Food Fridays (The Leonard Lopate Show)-logo

Food Fridays (The Leonard Lopate Show)


Food Fridays is back on The Leonard Lopate Show! A long time listener favorite, Food Fridays explores the inner world of cooking, creating, and eating! Tune in every in August for our Summer Food Fridays, and check out our showpage for recipes, past interviews, and details about listener challenges.


Ithaca, NY


Food Fridays is back on The Leonard Lopate Show! A long time listener favorite, Food Fridays explores the inner world of cooking, creating, and eating! Tune in every in August for our Summer Food Fridays, and check out our showpage for recipes, past interviews, and details about listener challenges.




WNYC Radio 160 Varick St. New York, NY 10013 212-433-9692


How A City Program Helps Young NYers Find A Future In Cooking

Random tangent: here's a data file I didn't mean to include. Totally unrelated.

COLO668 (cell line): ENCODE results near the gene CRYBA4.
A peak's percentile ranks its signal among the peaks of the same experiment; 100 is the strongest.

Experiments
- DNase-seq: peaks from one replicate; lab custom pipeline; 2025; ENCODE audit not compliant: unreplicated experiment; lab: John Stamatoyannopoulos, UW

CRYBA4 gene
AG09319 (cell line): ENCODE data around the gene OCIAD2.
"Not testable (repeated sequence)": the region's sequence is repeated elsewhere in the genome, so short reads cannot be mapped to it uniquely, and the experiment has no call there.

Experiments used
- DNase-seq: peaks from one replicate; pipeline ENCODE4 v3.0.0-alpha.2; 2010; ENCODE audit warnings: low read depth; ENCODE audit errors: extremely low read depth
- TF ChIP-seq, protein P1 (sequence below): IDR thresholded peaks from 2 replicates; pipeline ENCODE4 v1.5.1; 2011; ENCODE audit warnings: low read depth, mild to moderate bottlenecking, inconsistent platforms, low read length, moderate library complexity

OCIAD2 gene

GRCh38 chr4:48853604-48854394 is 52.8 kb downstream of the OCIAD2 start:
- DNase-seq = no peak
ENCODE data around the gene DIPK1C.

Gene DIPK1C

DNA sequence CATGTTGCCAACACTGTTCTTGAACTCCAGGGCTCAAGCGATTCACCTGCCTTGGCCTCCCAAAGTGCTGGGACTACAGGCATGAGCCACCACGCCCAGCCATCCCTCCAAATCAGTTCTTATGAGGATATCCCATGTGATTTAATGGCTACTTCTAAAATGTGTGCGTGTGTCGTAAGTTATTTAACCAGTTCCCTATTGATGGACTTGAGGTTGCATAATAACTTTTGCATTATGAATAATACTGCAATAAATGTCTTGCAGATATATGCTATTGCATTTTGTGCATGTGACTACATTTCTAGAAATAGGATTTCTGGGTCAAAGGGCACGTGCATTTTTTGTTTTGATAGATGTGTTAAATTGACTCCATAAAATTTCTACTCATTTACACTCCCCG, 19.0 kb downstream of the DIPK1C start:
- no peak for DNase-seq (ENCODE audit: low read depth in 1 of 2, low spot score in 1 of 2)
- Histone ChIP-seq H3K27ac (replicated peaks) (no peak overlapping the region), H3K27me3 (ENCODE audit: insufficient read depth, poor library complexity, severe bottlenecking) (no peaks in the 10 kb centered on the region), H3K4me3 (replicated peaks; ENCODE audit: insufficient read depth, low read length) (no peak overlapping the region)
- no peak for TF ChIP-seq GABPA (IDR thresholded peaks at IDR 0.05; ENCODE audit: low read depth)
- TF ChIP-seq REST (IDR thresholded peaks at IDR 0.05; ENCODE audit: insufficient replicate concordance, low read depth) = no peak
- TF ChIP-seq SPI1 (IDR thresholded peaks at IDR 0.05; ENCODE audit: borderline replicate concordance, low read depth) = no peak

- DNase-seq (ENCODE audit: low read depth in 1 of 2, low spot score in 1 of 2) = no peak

Stage NYC is a program that helps unemployed and underemployed young New Yorkers get a foot in the door in the culinary industry. Gregg Bishop is the Small Business Services Commissioner and he started the program. He joins us along with Chef Herve Malivert, Director of Culinary Arts & Technology at the International Culinary Center, and Sherve Simeon, who went through the program and now works at Osteria Morini.


Melissa Clark Helps You Get A Jump Start On Thanksgiving